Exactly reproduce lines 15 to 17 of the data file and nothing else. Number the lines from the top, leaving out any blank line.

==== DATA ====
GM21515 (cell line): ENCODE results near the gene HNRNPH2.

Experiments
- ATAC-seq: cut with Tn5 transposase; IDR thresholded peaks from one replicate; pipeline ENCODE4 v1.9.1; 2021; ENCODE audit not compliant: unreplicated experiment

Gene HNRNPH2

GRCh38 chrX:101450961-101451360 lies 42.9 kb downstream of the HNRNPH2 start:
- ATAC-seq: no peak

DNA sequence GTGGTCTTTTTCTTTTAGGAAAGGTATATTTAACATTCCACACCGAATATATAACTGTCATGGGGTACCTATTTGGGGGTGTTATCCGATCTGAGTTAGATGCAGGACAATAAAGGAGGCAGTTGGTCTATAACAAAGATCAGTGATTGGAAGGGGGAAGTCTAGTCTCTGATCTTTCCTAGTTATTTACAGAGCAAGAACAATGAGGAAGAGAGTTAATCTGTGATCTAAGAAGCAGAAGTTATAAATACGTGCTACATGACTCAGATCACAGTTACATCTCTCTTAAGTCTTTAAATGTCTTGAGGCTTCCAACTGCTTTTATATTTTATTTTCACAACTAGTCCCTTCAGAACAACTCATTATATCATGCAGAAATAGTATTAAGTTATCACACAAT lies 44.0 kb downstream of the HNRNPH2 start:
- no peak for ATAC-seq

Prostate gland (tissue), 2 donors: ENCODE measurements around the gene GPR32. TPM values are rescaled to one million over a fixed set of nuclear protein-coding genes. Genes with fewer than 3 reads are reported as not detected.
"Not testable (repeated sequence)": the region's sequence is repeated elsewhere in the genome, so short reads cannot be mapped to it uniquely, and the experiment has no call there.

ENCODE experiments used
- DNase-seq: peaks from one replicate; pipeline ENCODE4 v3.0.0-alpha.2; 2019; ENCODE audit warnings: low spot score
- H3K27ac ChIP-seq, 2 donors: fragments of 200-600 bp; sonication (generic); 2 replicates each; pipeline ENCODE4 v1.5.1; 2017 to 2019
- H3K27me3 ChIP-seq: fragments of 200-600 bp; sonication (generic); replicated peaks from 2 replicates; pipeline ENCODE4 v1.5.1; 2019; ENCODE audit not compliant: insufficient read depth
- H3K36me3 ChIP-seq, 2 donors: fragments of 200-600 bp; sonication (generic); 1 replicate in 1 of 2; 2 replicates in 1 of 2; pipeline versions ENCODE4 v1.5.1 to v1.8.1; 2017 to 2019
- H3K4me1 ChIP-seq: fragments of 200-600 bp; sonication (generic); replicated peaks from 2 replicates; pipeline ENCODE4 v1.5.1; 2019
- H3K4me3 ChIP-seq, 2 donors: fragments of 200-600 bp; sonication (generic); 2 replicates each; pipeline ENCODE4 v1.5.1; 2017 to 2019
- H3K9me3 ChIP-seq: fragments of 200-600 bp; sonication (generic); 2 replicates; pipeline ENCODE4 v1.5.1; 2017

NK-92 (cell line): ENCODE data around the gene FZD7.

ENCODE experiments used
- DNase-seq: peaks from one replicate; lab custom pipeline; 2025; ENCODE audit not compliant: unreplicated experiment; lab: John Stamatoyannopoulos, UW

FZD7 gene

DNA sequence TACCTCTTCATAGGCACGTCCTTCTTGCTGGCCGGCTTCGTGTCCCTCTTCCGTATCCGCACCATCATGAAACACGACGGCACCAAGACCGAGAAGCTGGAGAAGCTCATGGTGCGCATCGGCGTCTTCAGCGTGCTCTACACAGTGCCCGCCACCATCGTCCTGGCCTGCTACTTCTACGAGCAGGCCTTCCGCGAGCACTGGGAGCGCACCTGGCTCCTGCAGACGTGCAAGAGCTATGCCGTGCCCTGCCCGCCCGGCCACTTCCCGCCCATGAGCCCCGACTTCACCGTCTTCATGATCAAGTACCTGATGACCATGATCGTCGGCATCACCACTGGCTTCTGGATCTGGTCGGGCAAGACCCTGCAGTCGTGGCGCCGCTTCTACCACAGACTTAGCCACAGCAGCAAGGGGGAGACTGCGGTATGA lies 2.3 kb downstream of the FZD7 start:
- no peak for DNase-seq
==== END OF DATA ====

- H3K36me3 ChIP-seq, 2 donors: fragments of 200-600 bp; sonication (generic); 1 replicate in 1 of 2; 2 replicates in 1 of 2; pipeline versions ENCODE4 v1.5.1 to v1.8.1; 2017 to 2019
- H3K4me1 ChIP-seq: fragments of 200-600 bp; sonication (generic); replicated peaks from 2 replicates; pipeline ENCODE4 v1.5.1; 2019
- H3K4me3 ChIP-seq, 2 donors: fragments of 200-600 bp; sonication (generic); 2 replicates each; pipeline ENCODE4 v1.5.1; 2017 to 2019